What is Aromatherapy?

Aromatherapy uses a variety of essential oils to treat conditions. These oils can be inhaled or applied directly to the skin. It is important to choose a pure oil. Avoid fragrance or perfume oils, which often contain additives and may be less effective.

Aromatherapy can be helpful in managing anxiety, but it is not a substitute for seeing a healthcare professional.

Medicinal properties

Clinical aromatherapy uses essential oils to treat a variety of conditions. These oils are distilled from the seeds, barks, stems, leaves, needles, flowers, rinds and fruits, woods and resins, roots and rhizomes, and grasses of certain plants.

Aromatherapy has been used for thousands of years. Hippocrates, the father of modern medicine, advocated aromatic baths and scented massage. Later, in the third century, the first private apothecary shop opened in Baghdad, with tinctures, suppositories, and inhalants used as medicines.

Aromatherapy is a practice based on the claims that certain scents can improve psychological well-being and promote physical health. Inhaling the scents of essential oils is believed to directly affect the central nervous system. However, this theory has not been proven. Studies have shown that the chemicals in essential oils are absorbed by the skin and may interact with the body’s hormone systems. They can cause mood changes, such as a decrease in anxiety and an increase in alertness.


Aromatherapy involves the use of fragrant plant oils in a diffuser or applied directly to the skin. It is generally considered to be safe, but caution is required in the use of undiluted oils on infants, children and the elderly or those with serious health conditions. It is also important to note that plant oils can be toxic if ingested, so all oils should never be swallowed or applied to the skin without first consulting with a trained aromatherapist or other healthcare professional.

Several studies have reported the beneficial effects of essential oils on psychological stress and anxiety, and functional imaging studies show that odors can affect limbic areas of the brain associated with emotions and behaviors. However, there is limited data on the safety of individual aromatherapy oils, interactions between different oils and impacts on medications.

Ingestion of some oils may be harmful, and repeated exposure to lavender and tea tree oil has been shown to cause reversible prepubertal gynecomastia. Additionally, some oils can cause phototoxicity, and some should not be used during pregnancy.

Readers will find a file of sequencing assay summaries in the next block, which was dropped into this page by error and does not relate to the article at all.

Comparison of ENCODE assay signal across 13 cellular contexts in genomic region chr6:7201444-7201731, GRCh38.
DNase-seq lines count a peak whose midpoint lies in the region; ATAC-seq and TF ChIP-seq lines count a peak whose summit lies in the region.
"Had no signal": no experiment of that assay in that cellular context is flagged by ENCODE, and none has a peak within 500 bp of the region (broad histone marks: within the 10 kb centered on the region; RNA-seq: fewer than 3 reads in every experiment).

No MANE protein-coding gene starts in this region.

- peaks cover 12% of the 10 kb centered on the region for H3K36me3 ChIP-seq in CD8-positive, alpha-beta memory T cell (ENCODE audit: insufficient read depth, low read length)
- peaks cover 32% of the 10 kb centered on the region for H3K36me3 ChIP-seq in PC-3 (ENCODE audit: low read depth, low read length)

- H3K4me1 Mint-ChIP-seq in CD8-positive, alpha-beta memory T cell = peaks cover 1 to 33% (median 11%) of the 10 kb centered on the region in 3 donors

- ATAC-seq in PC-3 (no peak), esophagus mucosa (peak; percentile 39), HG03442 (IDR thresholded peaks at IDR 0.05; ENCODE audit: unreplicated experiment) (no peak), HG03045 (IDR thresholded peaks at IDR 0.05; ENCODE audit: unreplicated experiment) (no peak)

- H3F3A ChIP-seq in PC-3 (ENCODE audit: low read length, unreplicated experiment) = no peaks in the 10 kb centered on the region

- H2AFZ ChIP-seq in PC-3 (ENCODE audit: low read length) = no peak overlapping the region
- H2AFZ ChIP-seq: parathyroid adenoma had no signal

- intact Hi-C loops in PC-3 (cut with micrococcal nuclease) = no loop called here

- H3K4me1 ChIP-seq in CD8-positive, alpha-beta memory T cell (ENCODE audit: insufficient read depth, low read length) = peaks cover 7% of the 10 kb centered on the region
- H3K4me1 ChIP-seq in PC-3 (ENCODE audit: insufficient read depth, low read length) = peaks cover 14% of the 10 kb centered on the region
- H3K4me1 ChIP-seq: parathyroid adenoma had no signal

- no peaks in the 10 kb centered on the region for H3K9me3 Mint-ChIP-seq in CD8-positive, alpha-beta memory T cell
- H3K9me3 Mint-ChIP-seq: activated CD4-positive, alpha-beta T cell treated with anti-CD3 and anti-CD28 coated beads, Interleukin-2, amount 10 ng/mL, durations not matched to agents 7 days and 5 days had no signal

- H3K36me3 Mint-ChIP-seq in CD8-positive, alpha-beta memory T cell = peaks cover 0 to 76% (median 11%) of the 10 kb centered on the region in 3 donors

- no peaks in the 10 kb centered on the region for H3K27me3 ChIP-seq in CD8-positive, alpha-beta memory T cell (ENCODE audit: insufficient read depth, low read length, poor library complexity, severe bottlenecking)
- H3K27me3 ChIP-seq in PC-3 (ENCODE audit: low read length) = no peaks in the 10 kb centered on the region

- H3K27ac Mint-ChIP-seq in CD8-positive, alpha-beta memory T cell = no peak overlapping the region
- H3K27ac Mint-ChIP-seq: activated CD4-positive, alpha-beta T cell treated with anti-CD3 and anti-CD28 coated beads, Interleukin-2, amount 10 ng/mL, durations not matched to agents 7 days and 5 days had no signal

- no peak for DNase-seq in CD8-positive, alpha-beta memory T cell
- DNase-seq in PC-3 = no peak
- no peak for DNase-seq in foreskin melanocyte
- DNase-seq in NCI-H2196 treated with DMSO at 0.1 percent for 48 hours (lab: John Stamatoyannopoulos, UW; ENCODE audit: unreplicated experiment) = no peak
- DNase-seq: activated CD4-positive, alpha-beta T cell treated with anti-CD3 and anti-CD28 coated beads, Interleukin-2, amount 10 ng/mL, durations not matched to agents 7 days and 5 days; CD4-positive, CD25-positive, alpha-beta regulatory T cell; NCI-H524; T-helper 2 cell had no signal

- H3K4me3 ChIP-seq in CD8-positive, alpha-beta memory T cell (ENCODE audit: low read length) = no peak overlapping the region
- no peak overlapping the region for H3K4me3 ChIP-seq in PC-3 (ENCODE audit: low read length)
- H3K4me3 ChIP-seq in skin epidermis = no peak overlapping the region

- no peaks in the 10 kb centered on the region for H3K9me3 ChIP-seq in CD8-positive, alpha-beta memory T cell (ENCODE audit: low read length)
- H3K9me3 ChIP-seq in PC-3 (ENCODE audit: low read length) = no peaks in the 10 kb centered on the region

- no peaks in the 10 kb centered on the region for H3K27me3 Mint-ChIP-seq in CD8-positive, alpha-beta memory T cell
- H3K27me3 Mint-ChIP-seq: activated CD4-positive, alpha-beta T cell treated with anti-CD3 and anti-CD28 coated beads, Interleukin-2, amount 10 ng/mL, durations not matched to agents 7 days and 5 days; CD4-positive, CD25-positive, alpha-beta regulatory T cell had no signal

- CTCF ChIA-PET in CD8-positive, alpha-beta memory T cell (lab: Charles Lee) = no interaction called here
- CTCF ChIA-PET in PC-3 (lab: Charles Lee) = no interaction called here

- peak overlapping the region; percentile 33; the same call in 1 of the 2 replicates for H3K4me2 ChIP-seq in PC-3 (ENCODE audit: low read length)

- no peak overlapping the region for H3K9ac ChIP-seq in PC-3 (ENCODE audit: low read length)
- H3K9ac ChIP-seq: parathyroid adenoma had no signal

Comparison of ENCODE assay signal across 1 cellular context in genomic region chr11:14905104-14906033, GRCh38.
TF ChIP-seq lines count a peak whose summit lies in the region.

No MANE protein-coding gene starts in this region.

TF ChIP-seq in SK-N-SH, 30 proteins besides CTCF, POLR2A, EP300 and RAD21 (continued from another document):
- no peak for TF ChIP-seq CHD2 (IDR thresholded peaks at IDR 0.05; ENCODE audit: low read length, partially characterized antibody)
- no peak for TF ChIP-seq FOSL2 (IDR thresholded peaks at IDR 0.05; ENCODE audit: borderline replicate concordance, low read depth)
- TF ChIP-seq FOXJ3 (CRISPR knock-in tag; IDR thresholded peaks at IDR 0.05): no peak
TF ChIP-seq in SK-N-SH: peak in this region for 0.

Aromatherapy is a safe and effective alternative to pharmaceuticals for many symptoms. It has been used for thousands of years, and the evidence supporting its use is strong. However, most published studies have focused on the psychological effects of aromatherapy as a stress reliever and anxiolytic agent.

When inhaled, the molecules of an aromatherapy oil travel to the olfactory bulb, where they stimulate brain cells. The amygdala then triggers an emotional response, and the hippocampus retrieves and forms memories. The olfactory stimulation also affects the limbic system, which regulates emotions and controls behavior. The oils are usually diluted with a carrier, such as coconut oil or olive oil. Several studies have shown that the essential oil Melaleuca alternifolia (tea tree) is effective in treating herpes, abscesses, cold sores and blisters. It is also useful in rashes, eczema, psoriasis and dandruff. It has been used in tuberculosis, cough, bronchitis and asthma and to treat respiratory associated problems.


Aromatherapy is an alternative treatment that uses extracts from certain plants to improve your mood, sleep and anxiety. These oils are called essential oils. They come from flowers, herbs and trees. They can be sprayed or massaged into your skin. You can also inhale them through an oil diffuser or put them into a bath.

Unlike other complementary therapies, aromatherapy has been clinically evaluated. A few studies have shown that it may be helpful for some patients. However, it should not replace your medical treatment.

To use clinical aromatherapy, start by identifying the symptoms you want to manage. Then, identify a preoutcome and a postoutcome measurement tool for each symptom. Next, find an aromatherapy champion to lead the program. This person should be able to identify and educate nurses and other staff members. Finally, develop a policy and procedure manual to guide your aromatherapy program. This will ensure that the program meets the facility’s guidelines and can be administered safely.